A perfect storm—i.e., costs (and complexities) of maintaining an SFO have been increasing, creating incentives for generating other sources of revenue to take advantage of the scale inherent in an institutionally designed SFO architecture. Ironically, the ingredients that have created successful SFOs have eventually become powerful catalysts for their demise and metamorphoses.

MFOs—More Scale But Simply Not Enough

The multi-family office (MFO) originated as the investment management and family office solution for UHNW families, who amassed enough wealth requiring a much more expansive roster of investment choices and wealth management services than simply liquid investments offered by wealth advisory firms but were not big enough to justify their own, fully integrated teams of investment and planning professionals. 

Within that context, the MFO model facilitates the sharing of resources between multiple wealthy families and alleviates many of the challenges faced by the SFO. By engaging an MFO, wealthy families can benefit from infrastructure that’s already in place, so there’s no need to build or maintain their own. Additionally, families that partner with MFOs can also expect more direct and honest advice. As independent advisors that are employed by the MFO (versus being employed by a single family), a team (member) can feel more empowered to provide unbiased opinions and advice without the potential “career risk” associated with agitating the person who directly signs their paycheck.

However, over time, the needs for UHNW families have changed, becoming more complex and demanding a much more robust suite of services, above and beyond investment management. For instance, UHNW families that have a focus on multigenerational wealth creation and tax efficient transfer need much more than simply identification of disparate investment choices—i.e., they need to know when and in what proportion to use various legal vehicles to solve these multigenerational objectives. These new demands require a much more expansive set of ongoing skills and expertise. 

As such, MFOs now find themselves in a situation where, to compete effectively, they must employ a larger team of professionals with a broader range of expertise, making them inherently more scalable and attractive to the UHNW. Therefore, as a family’s needs and the regulatory environment change, the MFO must quickly adapt as well. However, once MFOs migrate away from purely investment management services, expansion of other services comes at the cost of scalability.        

Further, as an MFO expands, its ability to put every client’s best interest first and deliver a personalized and bespoke experience may suffer. When this happens, MFOs frequently misrepresent the service they provide by spreading their offerings too thin and focusing primarily on investment solutions, engineering products at the cost of other services that are essential for managing wealth in today’s complex environment. To maintain margins, they become quasi big bank solution providers who lose objectivity and focus on pushing product—a clear conflict. Firms that adopt this mentality move far away from the original intent of the family office that dates all the way back to the Rockefeller days—providing personal services designed to meet the needs of UHNW families, while always putting the family’s best interest first.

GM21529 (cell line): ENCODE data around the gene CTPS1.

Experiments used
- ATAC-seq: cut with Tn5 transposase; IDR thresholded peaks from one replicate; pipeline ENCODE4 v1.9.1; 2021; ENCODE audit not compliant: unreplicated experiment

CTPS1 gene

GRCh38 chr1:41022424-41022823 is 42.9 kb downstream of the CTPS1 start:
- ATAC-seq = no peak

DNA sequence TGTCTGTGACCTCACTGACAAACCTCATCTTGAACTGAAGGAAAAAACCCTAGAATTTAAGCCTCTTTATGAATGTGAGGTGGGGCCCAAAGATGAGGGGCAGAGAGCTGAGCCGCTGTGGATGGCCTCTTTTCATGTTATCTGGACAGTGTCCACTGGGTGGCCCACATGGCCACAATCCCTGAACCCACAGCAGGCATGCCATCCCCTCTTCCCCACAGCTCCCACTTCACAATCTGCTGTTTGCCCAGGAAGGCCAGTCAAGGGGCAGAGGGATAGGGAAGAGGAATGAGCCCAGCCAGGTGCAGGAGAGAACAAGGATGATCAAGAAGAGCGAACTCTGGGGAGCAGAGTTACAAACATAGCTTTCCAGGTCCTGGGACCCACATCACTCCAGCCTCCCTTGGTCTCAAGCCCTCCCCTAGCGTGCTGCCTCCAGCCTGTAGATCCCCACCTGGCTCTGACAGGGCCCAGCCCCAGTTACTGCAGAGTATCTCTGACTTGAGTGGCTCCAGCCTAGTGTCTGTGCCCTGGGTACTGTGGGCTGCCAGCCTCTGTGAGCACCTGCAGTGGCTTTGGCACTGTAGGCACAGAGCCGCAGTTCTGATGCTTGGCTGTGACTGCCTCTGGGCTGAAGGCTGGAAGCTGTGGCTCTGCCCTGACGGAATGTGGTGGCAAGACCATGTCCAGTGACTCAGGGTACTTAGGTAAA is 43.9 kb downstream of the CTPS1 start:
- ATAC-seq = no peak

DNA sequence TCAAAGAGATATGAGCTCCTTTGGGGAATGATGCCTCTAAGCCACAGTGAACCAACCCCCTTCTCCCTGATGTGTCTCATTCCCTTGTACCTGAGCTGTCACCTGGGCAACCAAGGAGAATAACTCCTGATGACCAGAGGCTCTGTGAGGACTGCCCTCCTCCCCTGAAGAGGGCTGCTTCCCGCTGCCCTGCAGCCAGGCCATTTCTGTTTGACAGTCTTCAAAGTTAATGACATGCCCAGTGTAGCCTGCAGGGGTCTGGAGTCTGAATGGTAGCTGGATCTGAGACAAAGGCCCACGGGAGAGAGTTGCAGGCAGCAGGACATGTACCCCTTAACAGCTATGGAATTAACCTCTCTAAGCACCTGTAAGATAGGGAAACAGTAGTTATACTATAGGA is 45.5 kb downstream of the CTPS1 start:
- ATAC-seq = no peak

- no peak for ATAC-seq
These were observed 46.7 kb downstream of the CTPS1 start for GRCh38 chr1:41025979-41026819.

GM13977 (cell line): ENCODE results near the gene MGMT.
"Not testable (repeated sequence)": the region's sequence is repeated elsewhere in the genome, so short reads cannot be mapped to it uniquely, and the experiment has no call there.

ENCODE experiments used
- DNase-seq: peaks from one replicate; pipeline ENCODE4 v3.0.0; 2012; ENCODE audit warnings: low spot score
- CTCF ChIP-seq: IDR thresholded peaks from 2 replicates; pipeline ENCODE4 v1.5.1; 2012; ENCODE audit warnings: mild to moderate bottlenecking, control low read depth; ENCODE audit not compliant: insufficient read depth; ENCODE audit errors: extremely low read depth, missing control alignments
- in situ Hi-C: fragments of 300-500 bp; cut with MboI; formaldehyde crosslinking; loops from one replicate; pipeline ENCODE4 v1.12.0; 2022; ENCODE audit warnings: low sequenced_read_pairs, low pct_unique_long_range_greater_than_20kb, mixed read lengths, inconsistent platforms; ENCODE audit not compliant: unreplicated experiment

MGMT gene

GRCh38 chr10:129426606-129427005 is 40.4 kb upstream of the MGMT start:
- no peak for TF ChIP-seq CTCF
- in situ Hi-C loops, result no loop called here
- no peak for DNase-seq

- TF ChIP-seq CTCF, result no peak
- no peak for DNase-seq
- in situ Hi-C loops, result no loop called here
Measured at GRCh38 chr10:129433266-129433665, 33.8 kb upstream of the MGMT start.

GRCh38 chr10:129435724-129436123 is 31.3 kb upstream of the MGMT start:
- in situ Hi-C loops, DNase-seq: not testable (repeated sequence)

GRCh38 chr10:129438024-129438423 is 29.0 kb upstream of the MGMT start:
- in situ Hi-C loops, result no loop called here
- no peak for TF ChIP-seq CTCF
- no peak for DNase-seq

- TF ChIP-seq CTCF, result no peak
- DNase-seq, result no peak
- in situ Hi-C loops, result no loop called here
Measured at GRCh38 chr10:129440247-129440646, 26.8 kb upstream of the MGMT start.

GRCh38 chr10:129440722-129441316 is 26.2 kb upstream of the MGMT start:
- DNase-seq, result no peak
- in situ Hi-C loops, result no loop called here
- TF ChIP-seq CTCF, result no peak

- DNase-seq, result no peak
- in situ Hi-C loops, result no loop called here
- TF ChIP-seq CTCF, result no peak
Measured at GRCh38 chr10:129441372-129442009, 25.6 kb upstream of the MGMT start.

The Multi-Single-Family Office—Le Chatelier’s Dynamic Equilibrium at the Crossroads

In today’s complex world, UHNW families need an option that combines these two models, offering the customizability and personal service of SFOs, and the vast and deep resources of MFOs.

The concept of a multi-single-family office (MSFO) is exactly as it sounds. It’s an office that’s structured in a way that offers the scalability associated with a multidisciplinary MFO, with the hands-on bespoke approach, with no engineered product offerings, as well as the depth and breadth of customized offerings of an SFO. As family needs change, an MSFO’s comprehensive approach to wealth management—with investment, tax, real estate, estate planning, philanthropic and other expertise under one roof—means that it’s always ready to offer the most comprehensive, conflict-free advice.    

There are many options for UHNW families looking to enhance and preserve their wealth. But in today’s complex environment, that requires a bespoke solution that can change and adapt quickly to meet evolving needs. So, the multi-single-family-office will define the future of wealth management for the UHNW family. As the tectonic forces influencing MFO and SFO models continue to develop, we believe a dynamic equilibrium will be reached at their crossroads: the MSFO.

Paul and Wes Karger are co-founders and managing partners of TwinFocus.